Approaching from the town. Their pretty lips with blackberries
Were all besmeared and dred; But, when they saw the darksome
He bargained with two ruffians rude,
Who were of furious mood,
And told his wife and all he had,
He did those children send, To be brought up in fair London, With one that was his friend.
Thus wandered these two little babes,
Till death did end their grief: In one another's arms they died,
As babes wanting relief,
She knew it by the falconer's words, And from the look of the falconer's
eye; And from the love which was in her
soul For her youthful Romilly.
She weeps not for the wedding-day
– Young Romilly through Barden
Woods Is ranging high and low; And holds a greyhound in a leash, To let slip up on buck or doe.
The pair have reached that fearful
He was a tree that stood alone,
This striding-place is called “the
Strid, A name which it took of yore: A thousand years hath it borne that
nanie, And shall, a thousand more.
And hither is young Romilly come,
The swannerds where their sedges
The flights of mews and peewits pied,
By millions crouched on the old
Moved on in sunset's golden breath, The shepherde lads I heard afarre,
And my some's wife, Elizabeth; Till floating o'er the grassy sea Came downe that kyndly inessage
free, The “Brides of Mavis Enderby.”
I sat and spun within the doore,
Lay sinking in the barren skies; And dark against day's golden death She moved where Lindis wall
“Cucha! Cusha! Cusha!" calling,
groweth Faintly came her milking song. “ Cusha! Cusha! Cusha!" calling, “For the dews will soone be falling; Leave you meadow grasses mellow,
Jetty, to the milking shed.”
When I begime to think howe long, Againe I hear the Linelis flow, Swift as an arrowe, sharpe and
strong; And all the aire it seemeth mee Bin full of floating bells (sayth shee), That ring the tune of Enderby.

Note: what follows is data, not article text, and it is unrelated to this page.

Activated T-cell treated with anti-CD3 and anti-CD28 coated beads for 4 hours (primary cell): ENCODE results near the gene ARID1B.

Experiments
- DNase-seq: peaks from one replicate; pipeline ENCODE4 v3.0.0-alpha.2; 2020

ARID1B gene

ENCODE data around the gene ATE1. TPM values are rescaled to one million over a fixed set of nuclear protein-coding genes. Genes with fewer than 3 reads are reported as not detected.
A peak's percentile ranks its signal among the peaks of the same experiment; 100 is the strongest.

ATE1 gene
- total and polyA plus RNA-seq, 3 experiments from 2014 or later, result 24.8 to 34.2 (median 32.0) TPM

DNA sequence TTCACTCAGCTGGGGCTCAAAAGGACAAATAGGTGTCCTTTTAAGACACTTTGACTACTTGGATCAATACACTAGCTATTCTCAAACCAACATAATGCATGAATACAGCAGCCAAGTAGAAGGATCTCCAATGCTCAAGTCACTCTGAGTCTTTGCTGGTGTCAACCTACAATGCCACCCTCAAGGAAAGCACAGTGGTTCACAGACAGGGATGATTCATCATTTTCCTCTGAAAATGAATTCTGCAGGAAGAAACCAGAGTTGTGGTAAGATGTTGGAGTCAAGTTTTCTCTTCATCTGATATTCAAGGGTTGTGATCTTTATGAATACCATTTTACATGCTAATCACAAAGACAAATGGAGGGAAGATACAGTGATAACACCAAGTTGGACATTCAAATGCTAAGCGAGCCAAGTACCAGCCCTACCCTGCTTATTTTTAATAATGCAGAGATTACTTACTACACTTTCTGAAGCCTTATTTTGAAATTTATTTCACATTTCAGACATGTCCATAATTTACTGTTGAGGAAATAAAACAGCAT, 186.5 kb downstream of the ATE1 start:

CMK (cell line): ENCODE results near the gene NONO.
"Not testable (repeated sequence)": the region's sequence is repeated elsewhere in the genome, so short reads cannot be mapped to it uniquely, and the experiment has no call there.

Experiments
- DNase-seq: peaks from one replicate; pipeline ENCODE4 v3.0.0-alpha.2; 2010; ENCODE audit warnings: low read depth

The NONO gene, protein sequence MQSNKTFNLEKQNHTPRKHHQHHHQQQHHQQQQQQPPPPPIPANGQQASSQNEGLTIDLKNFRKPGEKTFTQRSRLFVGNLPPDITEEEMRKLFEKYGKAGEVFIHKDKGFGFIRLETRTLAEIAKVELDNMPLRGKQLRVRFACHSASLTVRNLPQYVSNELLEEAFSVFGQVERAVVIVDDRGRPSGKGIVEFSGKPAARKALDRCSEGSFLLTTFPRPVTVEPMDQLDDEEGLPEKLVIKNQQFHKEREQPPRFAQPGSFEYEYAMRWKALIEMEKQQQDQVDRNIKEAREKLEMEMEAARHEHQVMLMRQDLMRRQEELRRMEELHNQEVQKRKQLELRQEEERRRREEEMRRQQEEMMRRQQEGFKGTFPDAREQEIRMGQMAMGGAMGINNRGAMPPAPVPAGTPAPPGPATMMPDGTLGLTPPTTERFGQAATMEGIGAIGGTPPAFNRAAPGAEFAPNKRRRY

Then some looked uppe into the
sky, And all along where Lindis flows To where the gooilly vessels lie, And where the lordly steeple
shows. They sayde, “ And why should this
thing be, What danger lowers by land or sea ? They ring the tune of Enderby! “For evil news from Mablethorpe,
Of pyrate galleys Warping down; For shippes ashore beyond the
scorpe, They have not spared to wake the
towne; But while the west bin red to see, And storms be none, and pyrates
flee, Why ring 'The Brides of Ender
I looked without, and lo! my sonne Came riding downe with might
and main. He raised a shout as he drew on,
Till all the welkin rang again, 6 Elizabeth! Elizabeth!!! (A sweeter woman ne'er drew breath Than my sonne's wife, Elizabeth.) “The olde sea wall (he cried) is
downe, The rising tide comes on apace, And boats adrift in yonder towne
Go sailing uppe the market-place.' IIe shook as one that looks on death: ** God save you, mother!” straight
he saith; “Where is my wife, Elizabeth?” “Good sonne, where Lindis winds
away With her two bairns I marked her
long; And ere yon bells begane to play,
Afar I heard her milking song.'
Alle fresh the level pasture lay,
And not a shadowe mote be seene, Save where full fyve good miles away The steeple towered from out the
greene; And lo! the great bell farre and wide Was heard in all the country side That Saturday at eventide.